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Total hip replacement due to osteoarthritis: the importance of age, obesity, and other modifiable risk factors

  • Elizabeth W Karlson
    Correspondence
    Requests for reprints should be addressed to Elizabeth W. Karlson, MD, 75 Francis Street, Boston, Massachusetts 02115, USA
    Affiliations
    Division of Rheumatology, Immunology, and Allergy, Robert B. Brigham Arthritis and Musculoskeletal Diseases Clinical Research Center, Channing Laboratory, Department of Medicine, Brigham and Women’s Hospital, Harvard Medical School, Boston, Massachusetts, USA
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  • Lisa A Mandl
    Affiliations
    Division of Rheumatology, Immunology, and Allergy, Robert B. Brigham Arthritis and Musculoskeletal Diseases Clinical Research Center, Channing Laboratory, Department of Medicine, Brigham and Women’s Hospital, Harvard Medical School, Boston, Massachusetts, USA
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  • Gideon N Aweh
    Affiliations
    Division of Rheumatology, Immunology, and Allergy, Robert B. Brigham Arthritis and Musculoskeletal Diseases Clinical Research Center, Channing Laboratory, Department of Medicine, Brigham and Women’s Hospital, Harvard Medical School, Boston, Massachusetts, USA
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  • Oliver Sangha
    Footnotes
    Affiliations
    Division of Rheumatology, Immunology, and Allergy, Robert B. Brigham Arthritis and Musculoskeletal Diseases Clinical Research Center, Channing Laboratory, Department of Medicine, Brigham and Women’s Hospital, Harvard Medical School, Boston, Massachusetts, USA
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  • Matthew H Liang
    Affiliations
    Division of Rheumatology, Immunology, and Allergy, Robert B. Brigham Arthritis and Musculoskeletal Diseases Clinical Research Center, Channing Laboratory, Department of Medicine, Brigham and Women’s Hospital, Harvard Medical School, Boston, Massachusetts, USA
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  • Francine Grodstein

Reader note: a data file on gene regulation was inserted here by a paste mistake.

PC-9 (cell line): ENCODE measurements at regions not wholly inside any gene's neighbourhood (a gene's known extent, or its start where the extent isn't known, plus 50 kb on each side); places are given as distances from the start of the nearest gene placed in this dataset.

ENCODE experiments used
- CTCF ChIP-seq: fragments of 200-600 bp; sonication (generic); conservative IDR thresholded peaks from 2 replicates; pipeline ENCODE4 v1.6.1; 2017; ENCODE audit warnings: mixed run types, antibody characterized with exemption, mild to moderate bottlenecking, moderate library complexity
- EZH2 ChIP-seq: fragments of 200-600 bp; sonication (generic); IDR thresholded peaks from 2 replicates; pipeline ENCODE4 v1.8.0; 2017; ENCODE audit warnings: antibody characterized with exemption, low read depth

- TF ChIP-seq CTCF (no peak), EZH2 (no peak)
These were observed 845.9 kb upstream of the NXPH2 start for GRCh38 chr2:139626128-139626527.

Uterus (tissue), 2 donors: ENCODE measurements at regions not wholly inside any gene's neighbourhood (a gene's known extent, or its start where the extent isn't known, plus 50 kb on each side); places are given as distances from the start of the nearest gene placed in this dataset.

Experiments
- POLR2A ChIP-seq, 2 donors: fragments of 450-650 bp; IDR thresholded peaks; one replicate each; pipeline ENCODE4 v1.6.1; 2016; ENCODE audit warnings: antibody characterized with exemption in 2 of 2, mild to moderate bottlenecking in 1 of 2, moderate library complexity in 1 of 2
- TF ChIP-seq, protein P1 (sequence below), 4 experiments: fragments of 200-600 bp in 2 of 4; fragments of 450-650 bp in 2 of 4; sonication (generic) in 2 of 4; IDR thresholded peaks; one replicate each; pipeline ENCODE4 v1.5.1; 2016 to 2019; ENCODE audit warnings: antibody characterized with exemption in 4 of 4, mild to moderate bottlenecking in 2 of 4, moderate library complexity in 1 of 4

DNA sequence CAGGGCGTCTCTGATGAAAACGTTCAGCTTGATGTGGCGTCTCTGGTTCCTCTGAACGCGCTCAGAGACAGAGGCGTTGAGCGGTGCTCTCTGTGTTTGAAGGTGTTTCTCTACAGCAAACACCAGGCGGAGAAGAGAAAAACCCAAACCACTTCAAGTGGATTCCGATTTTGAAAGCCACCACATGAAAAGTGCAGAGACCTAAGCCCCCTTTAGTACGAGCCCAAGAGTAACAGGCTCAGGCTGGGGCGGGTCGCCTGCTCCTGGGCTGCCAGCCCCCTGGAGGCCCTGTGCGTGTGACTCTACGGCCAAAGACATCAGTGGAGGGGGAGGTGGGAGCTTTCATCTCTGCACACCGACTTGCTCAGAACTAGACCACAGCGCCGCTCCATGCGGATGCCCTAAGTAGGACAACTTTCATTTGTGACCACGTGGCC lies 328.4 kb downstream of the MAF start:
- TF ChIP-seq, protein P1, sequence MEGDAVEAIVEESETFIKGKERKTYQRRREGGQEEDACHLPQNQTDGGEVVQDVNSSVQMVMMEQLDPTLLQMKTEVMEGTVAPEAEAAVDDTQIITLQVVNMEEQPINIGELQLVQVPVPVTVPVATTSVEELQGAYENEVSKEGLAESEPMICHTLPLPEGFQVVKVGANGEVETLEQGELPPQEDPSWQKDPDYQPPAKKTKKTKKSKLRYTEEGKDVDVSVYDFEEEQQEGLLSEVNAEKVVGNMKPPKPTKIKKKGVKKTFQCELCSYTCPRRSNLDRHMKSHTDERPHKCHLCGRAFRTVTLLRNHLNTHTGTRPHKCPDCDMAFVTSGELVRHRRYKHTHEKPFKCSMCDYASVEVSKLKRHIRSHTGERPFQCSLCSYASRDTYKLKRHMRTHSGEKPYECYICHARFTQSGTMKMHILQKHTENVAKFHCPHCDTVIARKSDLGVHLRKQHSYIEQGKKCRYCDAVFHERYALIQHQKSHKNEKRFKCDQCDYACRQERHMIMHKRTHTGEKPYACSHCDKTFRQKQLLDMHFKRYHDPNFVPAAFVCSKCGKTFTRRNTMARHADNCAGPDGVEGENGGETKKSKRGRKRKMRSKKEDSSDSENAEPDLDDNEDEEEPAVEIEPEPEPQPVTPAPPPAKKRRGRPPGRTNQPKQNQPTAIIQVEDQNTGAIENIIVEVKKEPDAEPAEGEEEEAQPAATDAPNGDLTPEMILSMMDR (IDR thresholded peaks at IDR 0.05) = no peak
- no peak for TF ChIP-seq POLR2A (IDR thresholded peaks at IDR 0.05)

Affiliations
    Division of Rheumatology, Immunology, and Allergy, Robert B. Brigham Arthritis and Musculoskeletal Diseases Clinical Research Center, Channing Laboratory, Department of Medicine, Brigham and Women’s Hospital, Harvard Medical School, Boston, Massachusetts, USA
    Search for articles by this author
  • Author Footnotes
    † Deceased. Formerly from the University of Munich, School of Medicine.

      Abstract

      Purpose

      We studied whether several modifiable factors were associated with the risk of total hip replacement due to hip osteoarthritis among women.

      Methods

      We identified 568 women from the Nurses’ Health Study who reported total hip replacement due to primary hip osteoarthritis on questionnaires from 1990 to 1996, using a validated algorithm. The relation of potential risk factors, such as age, body mass index, physical activity, smoking, alcohol intake, and hormone use, to hip replacement was assessed using pooled logistic regression models.

      Results

      Higher body mass index was associated with an increased risk of hip replacement due to osteoarthritis (P for trend = 0.0001). Compared with women in the lowest category of body mass index (<22 kg/m2), those in the highest category of body mass index (≥35 kg/m2) had a twofold increased risk (95% confidence interval [CI]: 1.4 to 2.8), whereas those in the highest category of body mass index at age 18 years had more than a fivefold increased risk (95% CI: 2.5 to 10.7). Age also had a positive association; women aged ≥70 years were nine times more likely to have hip replacement than those aged <55 years (95% CI: 5.4 to 13.9). Recreational physical activity, smoking, alcohol use, and postmenopausal hormone use were not associated with an increased risk of hip replacement.

      Conclusion

      In the Nurses’ Health Study, higher body mass index and older age significantly increased the risk of total hip replacement due to osteoarthritis. Part of this risk appeared to be established early in life.
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